Roger Ebert: Eight Things You Might Not Have Known

By Mark Deming

Roger Ebert was America’s best-known film critic – and arguably its best. But that was hardly his only accomplishment in a long and distinguished career. Ebert, who died Thursday at the age of 70, wasn’t just a critic, but a screenwriter, a music fan, an on-line activist, a historian, and even Oprah Winfrey’s date for an evening. As we remember Ebert’s life and work, here are eight things you might not have known about the man.

Ebert invented “Two Thumbs Up.” Ebert’s famous TV partnership with Gene Siskel began in 1975 with a local program aired once a month called “Coming Soon To A Theater Near You.” By 1978, it had become a weekly PBS show called “Sneak Previews,” and was a hit in the ratings. When Buena Vista Television (a division of Disney) offered Ebert and Siskel a more lucrative deal in 1986, they took it, but needed to make some changes so as not to seem like they were ripping off the old show. That meant no longer giving movies a “Yes” or “No” vote as they had before. “I came up with the idea of giving thumbs up and thumbs down,” Ebert later said. “And the reason that Siskel and I were able to trademark that is that the phrase ‘two thumbs up’ in connection with movies had never been used. And in fact, the phrase ‘two thumbs up’ was not in the vernacular. And now, of course, it’s part of the language.”

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Box Office: ‘The Hunger Games’ looks for a mammoth ‘Harry Potter’ level opening

Forget ‘Twilight’ Katniss is going after everyone’s favorite sorcerer

Monday, Mar 12, 2012 10:25 PM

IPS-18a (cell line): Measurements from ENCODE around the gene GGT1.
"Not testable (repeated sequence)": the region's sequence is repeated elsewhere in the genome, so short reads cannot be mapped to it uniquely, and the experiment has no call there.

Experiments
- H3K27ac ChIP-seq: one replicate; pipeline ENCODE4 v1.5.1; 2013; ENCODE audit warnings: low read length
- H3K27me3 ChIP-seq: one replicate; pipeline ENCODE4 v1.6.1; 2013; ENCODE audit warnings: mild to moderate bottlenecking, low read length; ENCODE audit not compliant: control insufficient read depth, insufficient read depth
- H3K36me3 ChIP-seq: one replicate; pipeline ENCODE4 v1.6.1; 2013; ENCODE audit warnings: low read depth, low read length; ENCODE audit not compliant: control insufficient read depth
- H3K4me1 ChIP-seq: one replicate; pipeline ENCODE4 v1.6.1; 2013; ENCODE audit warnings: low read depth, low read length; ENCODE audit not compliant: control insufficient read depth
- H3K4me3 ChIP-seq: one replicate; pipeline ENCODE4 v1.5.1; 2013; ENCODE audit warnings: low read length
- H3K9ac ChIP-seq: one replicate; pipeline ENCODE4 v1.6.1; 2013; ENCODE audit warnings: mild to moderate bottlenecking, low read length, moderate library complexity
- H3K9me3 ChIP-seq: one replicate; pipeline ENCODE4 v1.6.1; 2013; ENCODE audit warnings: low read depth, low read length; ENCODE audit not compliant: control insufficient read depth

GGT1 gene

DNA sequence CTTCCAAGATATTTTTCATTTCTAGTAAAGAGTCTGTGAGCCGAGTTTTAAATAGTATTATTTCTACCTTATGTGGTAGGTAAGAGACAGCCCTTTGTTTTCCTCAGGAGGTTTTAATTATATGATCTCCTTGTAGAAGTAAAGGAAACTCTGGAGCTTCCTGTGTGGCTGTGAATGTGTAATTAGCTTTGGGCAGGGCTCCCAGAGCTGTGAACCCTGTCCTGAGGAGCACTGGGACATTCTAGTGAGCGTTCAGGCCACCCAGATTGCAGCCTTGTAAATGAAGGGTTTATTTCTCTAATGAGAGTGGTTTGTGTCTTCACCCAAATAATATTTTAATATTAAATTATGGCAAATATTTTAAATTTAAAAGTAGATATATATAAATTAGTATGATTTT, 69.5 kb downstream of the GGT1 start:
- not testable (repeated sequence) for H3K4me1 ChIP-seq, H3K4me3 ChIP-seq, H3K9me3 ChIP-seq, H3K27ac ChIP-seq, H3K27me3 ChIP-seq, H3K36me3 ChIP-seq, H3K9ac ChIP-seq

Gregory Ellwood

Get ready to hear a lot more about “The Hunger Games” than you ever expected.  The adaptation of Suzanne Collins 2008 novel has been the center of tremendous hype ever since it was labeled the “next” “Twilight” franchise after Lionsgate acquired the big screen rights in 2009. However, with only 2.9 million copies in print the fan base isn’t anywhere near the level Stephenie Meyer’s franchise (116 million copies in print as of Oct. 2010).  Well, much to even Lionsgate’s surprise it appears lightning has struck twice and “Hunger Games” is about to ravage your local movie theater.
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US Weekend Boxoffice top 10 (Mar. 2-4, 2012)

1. Dr. Seuss’ The Lorax
2. Project X
3. Act of Valor
4. Safe House
5. Tyler Perry’s Good Deeds
6. Journey 2: The Mysterious Island
7. The Vow
8. This Means WarGhost Rider: Spirit of Vengeance
9. Ghost Rider: Spirit of Vengeance


The 84th Annual Academy Awards 2012

Best Picture: The Artist
Best Director: Michel Hazanavicius, The Artist
Best Actress: Meryl Streep, The Iron Lady
Best Actor: Jean Dujardin, The Artist
Best Supporting Actress: Octavia Spencer, The Help
Best Supporting Actor: Christopher Plummer, Beginners
Best Original Screenplay: Woody Allen, Midnight in Paris
Best Adapted Screenplay: The Descendants
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